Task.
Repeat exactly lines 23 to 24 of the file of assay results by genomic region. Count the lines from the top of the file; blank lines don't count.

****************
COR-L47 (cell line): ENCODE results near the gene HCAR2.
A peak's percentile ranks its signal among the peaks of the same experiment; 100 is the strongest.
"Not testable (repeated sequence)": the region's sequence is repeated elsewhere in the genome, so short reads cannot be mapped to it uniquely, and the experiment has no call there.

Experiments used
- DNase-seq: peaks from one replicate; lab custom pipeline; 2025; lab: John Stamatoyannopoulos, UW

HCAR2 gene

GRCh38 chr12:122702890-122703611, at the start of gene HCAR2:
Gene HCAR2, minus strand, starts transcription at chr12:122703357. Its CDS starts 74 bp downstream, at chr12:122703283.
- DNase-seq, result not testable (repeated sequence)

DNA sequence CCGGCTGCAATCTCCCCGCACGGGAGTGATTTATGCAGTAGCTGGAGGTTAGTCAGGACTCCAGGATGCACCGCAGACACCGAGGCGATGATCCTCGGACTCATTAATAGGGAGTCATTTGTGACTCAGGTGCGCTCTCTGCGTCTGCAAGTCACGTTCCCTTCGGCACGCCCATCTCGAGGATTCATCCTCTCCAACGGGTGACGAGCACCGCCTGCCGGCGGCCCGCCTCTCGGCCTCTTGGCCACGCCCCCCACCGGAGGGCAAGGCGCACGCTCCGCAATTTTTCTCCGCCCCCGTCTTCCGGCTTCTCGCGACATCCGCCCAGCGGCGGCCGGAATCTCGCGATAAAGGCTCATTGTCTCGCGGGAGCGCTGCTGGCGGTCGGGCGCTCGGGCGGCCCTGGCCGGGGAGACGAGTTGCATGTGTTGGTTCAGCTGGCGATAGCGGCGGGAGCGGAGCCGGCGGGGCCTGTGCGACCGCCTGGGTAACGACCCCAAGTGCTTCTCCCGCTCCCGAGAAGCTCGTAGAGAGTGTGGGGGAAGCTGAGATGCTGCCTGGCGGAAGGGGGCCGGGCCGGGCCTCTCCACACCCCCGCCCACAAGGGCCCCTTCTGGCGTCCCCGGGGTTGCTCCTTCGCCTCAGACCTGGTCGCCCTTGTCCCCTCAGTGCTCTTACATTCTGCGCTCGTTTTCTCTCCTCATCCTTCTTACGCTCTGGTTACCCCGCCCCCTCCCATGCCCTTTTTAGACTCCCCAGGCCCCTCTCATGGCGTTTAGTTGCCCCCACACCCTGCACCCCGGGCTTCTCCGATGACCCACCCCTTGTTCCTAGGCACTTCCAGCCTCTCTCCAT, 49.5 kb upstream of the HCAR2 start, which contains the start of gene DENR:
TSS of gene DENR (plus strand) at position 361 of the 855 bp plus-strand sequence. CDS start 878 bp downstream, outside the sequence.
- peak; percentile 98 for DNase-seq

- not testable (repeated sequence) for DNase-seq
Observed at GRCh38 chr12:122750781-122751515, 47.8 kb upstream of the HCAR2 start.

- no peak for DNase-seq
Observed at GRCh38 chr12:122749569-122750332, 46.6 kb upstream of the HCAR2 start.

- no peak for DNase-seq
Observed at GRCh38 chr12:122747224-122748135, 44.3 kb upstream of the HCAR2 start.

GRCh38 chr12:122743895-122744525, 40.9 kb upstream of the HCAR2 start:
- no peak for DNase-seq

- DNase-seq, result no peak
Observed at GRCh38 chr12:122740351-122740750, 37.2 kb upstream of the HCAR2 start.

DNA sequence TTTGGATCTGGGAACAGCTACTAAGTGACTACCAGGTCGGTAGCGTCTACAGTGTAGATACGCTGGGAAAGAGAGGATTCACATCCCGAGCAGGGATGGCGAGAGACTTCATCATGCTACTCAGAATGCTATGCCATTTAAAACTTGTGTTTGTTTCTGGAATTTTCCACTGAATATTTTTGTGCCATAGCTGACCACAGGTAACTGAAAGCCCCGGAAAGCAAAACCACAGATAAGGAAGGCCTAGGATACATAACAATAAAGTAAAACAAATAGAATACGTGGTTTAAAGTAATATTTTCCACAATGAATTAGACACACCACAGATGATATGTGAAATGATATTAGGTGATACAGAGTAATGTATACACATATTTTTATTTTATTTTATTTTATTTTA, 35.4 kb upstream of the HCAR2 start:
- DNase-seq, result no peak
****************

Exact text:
DNA sequence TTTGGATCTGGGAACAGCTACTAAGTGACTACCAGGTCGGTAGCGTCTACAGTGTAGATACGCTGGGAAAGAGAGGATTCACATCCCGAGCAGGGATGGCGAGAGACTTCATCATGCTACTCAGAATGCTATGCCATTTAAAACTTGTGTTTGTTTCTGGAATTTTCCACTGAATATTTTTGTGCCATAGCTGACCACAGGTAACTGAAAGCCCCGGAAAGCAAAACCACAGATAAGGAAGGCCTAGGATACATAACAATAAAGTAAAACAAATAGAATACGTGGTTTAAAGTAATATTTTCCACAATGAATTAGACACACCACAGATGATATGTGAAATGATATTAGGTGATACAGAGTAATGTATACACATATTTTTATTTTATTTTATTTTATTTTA, 35.4 kb upstream of the HCAR2 start:
- DNase-seq, result no peak